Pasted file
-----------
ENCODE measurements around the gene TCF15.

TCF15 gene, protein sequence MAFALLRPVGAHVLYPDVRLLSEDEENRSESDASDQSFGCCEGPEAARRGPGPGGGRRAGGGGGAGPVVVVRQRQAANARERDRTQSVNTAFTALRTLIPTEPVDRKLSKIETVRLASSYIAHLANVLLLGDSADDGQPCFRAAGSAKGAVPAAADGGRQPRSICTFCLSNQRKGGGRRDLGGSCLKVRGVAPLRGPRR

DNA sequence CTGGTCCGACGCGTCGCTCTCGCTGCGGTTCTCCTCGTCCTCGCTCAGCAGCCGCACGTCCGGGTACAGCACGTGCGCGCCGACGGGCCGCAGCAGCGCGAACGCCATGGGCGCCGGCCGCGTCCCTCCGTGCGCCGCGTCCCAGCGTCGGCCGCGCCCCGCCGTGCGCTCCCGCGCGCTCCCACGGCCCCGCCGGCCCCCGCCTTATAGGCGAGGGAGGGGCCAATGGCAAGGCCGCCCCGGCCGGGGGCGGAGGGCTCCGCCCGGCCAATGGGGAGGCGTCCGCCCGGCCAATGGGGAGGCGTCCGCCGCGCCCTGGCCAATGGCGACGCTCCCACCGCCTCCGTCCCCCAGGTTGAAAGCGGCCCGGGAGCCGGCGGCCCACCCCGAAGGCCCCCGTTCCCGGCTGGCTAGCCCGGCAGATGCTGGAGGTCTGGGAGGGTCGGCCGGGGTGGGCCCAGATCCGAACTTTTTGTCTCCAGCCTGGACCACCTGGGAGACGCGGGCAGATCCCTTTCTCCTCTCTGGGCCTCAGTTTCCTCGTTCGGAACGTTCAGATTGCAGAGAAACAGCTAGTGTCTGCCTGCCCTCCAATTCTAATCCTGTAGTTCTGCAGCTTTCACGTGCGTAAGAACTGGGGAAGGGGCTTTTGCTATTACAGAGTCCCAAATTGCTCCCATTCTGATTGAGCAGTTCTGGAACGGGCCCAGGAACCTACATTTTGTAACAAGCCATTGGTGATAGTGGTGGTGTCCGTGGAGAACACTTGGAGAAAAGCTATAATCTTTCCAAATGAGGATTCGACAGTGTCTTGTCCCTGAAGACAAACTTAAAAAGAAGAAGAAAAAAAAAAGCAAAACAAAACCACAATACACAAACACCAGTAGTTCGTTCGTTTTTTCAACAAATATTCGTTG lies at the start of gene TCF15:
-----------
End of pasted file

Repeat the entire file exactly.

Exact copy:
ENCODE measurements around the gene TCF15.

TCF15 gene, protein sequence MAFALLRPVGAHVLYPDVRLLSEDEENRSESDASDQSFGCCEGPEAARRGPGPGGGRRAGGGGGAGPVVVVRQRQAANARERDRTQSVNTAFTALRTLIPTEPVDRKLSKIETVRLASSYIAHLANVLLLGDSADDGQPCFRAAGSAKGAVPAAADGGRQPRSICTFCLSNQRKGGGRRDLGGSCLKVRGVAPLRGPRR

DNA sequence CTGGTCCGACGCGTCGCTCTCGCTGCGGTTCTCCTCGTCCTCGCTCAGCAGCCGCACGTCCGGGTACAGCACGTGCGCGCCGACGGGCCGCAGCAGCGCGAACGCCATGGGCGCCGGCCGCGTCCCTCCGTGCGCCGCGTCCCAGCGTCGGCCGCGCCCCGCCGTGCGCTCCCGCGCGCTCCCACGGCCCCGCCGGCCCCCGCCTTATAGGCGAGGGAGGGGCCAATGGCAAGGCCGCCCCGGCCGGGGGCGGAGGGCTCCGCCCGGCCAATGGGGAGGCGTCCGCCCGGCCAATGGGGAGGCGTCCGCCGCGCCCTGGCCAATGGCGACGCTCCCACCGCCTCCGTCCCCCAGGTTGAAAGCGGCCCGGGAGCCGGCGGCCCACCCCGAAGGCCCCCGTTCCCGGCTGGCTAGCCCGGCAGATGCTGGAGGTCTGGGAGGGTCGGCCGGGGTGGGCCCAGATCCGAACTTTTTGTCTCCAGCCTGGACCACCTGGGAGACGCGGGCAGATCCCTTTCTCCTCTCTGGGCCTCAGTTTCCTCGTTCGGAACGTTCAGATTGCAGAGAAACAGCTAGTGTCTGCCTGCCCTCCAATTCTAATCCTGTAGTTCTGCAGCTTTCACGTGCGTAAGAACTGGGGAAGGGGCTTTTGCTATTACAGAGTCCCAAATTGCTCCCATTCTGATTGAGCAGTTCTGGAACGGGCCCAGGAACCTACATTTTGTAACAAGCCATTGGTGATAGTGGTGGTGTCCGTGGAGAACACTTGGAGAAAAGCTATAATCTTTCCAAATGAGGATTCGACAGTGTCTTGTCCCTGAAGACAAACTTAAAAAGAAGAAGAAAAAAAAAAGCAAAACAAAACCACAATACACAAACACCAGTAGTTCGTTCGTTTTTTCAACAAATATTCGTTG lies at the start of gene TCF15: